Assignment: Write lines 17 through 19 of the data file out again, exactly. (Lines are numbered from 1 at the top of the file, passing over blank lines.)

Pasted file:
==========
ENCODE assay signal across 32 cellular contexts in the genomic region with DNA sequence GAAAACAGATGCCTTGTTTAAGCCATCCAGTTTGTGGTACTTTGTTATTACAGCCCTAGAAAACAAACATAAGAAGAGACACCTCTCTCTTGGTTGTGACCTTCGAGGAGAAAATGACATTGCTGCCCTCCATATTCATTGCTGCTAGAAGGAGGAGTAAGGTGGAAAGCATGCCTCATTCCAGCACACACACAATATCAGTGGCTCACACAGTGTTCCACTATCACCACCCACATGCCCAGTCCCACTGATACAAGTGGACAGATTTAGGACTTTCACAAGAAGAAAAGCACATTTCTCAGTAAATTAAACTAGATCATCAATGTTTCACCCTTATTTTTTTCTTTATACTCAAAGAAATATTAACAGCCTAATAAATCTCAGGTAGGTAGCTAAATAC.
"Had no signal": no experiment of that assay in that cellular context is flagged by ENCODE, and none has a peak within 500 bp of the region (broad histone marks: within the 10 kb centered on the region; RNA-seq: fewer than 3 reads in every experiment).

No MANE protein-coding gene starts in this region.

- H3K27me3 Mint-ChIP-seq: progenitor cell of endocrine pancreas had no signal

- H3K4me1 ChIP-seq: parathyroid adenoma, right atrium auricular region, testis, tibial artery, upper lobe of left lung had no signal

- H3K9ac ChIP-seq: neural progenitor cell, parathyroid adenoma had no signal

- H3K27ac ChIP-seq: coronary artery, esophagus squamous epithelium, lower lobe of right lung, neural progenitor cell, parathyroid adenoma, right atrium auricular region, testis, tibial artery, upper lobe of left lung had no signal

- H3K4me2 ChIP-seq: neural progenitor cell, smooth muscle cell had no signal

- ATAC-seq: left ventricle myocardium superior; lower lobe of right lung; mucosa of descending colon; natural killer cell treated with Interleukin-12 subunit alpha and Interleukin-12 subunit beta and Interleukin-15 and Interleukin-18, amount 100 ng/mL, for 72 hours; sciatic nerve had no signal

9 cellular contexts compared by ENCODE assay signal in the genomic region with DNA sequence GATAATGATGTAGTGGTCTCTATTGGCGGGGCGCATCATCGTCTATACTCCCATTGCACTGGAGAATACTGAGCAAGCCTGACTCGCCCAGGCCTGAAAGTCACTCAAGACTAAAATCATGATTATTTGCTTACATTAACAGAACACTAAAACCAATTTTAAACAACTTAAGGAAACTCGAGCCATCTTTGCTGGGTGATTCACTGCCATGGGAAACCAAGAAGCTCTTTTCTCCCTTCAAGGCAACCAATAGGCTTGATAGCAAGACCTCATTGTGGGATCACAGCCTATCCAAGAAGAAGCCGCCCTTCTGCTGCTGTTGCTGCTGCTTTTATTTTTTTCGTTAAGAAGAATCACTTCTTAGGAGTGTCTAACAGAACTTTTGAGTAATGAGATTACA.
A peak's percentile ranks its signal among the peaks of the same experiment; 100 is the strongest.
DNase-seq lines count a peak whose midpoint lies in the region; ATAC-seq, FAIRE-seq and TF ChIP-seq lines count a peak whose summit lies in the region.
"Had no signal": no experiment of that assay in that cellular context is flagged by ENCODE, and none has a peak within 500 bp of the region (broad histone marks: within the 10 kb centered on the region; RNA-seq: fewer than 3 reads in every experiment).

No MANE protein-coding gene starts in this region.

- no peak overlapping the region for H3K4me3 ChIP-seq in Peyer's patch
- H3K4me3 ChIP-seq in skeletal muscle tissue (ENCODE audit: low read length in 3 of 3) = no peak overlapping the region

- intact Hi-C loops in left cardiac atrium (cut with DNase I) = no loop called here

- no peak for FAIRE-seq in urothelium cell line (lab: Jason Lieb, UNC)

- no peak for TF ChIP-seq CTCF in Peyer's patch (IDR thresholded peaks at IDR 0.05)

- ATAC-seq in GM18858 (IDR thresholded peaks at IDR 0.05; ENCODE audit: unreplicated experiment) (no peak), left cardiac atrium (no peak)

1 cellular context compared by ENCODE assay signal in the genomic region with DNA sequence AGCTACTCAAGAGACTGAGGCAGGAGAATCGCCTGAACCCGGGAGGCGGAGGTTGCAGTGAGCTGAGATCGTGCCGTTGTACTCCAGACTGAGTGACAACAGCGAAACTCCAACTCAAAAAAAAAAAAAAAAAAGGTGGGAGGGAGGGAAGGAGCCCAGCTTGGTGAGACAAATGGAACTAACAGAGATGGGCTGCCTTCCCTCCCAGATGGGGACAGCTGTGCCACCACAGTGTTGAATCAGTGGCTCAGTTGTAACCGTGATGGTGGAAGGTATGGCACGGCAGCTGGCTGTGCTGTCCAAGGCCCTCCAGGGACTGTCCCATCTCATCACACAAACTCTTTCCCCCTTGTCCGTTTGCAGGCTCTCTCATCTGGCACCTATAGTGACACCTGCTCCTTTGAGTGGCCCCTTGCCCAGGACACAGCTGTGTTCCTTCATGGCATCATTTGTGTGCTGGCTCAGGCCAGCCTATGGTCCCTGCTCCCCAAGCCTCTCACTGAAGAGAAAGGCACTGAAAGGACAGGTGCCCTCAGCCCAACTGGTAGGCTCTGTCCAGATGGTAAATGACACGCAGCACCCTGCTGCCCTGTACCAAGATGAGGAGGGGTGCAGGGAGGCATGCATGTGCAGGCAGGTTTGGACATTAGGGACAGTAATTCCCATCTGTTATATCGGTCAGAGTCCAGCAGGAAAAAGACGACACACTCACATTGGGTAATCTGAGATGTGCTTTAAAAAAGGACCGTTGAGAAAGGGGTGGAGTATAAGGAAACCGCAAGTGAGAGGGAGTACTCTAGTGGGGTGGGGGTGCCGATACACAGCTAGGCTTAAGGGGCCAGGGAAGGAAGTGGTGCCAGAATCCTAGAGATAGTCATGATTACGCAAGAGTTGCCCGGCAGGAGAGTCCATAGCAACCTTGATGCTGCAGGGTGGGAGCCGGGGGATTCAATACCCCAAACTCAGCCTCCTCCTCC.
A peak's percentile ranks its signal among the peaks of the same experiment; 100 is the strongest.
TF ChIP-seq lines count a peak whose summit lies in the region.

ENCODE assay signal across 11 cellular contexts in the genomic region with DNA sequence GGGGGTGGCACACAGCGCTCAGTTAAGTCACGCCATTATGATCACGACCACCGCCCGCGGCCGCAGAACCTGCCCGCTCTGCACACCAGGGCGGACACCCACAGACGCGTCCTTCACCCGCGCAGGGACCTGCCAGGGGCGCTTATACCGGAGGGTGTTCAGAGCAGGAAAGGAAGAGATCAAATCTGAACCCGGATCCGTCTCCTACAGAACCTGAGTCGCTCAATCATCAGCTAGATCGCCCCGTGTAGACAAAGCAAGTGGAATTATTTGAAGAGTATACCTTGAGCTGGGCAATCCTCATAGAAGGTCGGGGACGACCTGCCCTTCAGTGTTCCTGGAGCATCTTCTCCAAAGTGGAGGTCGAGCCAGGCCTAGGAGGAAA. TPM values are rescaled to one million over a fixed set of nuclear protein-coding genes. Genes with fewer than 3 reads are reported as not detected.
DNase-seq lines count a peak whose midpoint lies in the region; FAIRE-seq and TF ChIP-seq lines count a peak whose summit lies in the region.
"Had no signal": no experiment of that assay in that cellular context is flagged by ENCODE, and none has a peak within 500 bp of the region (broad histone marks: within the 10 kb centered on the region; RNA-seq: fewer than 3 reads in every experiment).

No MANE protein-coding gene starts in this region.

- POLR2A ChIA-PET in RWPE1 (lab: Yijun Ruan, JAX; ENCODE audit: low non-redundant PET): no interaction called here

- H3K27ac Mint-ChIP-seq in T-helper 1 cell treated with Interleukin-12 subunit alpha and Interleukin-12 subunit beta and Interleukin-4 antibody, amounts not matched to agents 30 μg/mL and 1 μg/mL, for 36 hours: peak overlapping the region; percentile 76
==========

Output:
- intact Hi-C loops in left cardiac atrium (cut with DNase I) = no loop called here

- no peak for FAIRE-seq in urothelium cell line (lab: Jason Lieb, UNC)

- no peak for TF ChIP-seq CTCF in Peyer's patch (IDR thresholded peaks at IDR 0.05)